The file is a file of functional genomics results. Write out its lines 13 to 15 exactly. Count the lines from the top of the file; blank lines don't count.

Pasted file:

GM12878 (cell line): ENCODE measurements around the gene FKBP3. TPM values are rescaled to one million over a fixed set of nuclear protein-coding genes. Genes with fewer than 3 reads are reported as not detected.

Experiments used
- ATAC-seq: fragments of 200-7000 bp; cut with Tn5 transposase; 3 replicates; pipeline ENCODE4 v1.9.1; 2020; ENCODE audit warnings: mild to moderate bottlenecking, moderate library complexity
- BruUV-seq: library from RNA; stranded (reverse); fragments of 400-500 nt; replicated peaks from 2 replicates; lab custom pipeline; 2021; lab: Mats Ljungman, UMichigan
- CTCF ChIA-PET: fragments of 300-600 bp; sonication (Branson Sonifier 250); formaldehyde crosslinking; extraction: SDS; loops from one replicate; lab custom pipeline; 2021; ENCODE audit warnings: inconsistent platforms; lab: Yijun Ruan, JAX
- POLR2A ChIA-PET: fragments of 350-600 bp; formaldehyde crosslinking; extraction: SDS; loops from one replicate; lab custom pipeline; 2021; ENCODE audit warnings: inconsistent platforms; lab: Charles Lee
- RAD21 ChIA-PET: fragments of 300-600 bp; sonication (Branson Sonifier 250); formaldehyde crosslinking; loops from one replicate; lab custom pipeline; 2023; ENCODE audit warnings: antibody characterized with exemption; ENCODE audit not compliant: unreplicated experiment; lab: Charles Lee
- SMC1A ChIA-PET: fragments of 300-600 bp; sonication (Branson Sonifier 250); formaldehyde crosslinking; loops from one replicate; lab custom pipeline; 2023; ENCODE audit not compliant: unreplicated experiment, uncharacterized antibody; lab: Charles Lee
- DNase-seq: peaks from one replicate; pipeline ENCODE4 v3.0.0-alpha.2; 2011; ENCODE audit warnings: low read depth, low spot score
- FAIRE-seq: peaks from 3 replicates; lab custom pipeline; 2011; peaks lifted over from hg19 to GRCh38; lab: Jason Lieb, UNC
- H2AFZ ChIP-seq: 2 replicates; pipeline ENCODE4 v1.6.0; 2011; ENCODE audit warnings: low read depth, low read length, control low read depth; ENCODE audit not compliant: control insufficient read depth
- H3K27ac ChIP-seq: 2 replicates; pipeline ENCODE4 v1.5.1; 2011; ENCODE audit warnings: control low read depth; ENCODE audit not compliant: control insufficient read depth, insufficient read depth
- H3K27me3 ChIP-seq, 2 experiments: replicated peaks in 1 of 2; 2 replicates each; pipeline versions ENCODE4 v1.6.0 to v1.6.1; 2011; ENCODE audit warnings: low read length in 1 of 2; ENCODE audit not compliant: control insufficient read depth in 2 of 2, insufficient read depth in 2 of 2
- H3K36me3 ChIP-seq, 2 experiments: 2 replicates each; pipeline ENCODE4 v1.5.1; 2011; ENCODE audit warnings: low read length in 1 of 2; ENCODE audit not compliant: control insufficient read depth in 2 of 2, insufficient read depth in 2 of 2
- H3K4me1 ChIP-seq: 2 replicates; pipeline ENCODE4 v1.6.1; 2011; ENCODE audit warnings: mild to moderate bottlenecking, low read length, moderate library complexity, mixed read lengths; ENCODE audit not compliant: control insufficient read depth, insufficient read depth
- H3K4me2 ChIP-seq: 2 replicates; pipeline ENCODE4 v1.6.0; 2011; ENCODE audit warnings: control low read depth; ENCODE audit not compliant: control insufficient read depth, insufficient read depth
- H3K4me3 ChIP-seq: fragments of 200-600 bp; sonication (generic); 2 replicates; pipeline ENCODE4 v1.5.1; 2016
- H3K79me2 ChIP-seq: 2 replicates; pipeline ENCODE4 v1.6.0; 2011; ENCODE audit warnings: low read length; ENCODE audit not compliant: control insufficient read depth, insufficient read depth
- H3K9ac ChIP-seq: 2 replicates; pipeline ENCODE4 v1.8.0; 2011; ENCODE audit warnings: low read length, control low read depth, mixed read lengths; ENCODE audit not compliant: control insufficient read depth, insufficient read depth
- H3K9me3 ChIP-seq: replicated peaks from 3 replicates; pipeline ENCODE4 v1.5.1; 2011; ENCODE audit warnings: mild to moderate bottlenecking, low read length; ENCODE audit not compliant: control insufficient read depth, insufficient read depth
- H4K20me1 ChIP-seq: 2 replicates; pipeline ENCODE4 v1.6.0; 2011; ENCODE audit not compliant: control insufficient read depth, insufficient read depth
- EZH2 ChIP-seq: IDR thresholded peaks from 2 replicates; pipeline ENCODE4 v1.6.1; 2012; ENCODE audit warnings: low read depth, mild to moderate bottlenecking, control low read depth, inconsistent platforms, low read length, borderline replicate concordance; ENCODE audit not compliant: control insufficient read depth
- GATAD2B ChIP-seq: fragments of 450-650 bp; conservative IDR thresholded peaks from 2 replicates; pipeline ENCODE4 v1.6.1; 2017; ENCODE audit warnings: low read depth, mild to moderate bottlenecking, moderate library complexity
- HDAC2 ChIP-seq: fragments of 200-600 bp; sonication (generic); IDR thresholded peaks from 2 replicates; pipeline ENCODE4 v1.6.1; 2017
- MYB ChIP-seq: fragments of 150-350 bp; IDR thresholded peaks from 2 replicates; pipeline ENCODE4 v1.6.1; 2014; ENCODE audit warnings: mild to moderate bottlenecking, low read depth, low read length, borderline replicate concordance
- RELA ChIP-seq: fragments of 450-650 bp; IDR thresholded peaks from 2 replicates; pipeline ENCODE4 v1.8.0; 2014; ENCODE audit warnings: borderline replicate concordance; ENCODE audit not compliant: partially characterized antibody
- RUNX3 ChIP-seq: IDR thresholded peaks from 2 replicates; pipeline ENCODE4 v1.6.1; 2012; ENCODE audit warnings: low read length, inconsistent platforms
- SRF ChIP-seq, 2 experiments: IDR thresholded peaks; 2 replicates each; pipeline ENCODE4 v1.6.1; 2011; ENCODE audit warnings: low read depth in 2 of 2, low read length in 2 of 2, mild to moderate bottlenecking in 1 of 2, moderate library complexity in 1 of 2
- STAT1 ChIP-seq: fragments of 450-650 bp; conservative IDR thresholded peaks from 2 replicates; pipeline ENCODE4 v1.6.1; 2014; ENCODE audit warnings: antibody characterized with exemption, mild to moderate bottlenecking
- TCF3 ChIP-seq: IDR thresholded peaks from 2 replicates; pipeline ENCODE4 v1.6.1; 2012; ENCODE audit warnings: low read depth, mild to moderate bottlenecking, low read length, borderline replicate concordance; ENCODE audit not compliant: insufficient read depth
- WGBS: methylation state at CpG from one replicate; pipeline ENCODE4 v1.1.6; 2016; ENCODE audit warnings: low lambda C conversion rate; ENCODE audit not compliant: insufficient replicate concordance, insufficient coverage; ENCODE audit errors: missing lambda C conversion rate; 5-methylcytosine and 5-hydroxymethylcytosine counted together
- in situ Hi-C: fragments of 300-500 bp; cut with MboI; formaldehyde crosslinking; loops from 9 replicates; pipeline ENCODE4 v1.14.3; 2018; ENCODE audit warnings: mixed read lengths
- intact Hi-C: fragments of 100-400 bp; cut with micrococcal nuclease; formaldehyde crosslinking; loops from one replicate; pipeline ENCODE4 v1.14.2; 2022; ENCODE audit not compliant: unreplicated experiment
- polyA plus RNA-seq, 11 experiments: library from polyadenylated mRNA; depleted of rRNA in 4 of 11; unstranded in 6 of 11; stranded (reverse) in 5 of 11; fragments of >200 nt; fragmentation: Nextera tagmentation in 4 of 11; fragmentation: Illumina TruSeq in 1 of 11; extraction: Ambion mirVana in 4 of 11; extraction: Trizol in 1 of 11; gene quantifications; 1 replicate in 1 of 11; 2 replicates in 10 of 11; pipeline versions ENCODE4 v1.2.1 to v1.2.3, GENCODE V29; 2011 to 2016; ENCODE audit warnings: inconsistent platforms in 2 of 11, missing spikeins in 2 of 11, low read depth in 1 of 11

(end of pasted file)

- H3K27me3 ChIP-seq, 2 experiments: replicated peaks in 1 of 2; 2 replicates each; pipeline versions ENCODE4 v1.6.0 to v1.6.1; 2011; ENCODE audit warnings: low read length in 1 of 2; ENCODE audit not compliant: control insufficient read depth in 2 of 2, insufficient read depth in 2 of 2
- H3K36me3 ChIP-seq, 2 experiments: 2 replicates each; pipeline ENCODE4 v1.5.1; 2011; ENCODE audit warnings: low read length in 1 of 2; ENCODE audit not compliant: control insufficient read depth in 2 of 2, insufficient read depth in 2 of 2
- H3K4me1 ChIP-seq: 2 replicates; pipeline ENCODE4 v1.6.1; 2011; ENCODE audit warnings: mild to moderate bottlenecking, low read length, moderate library complexity, mixed read lengths; ENCODE audit not compliant: control insufficient read depth, insufficient read depth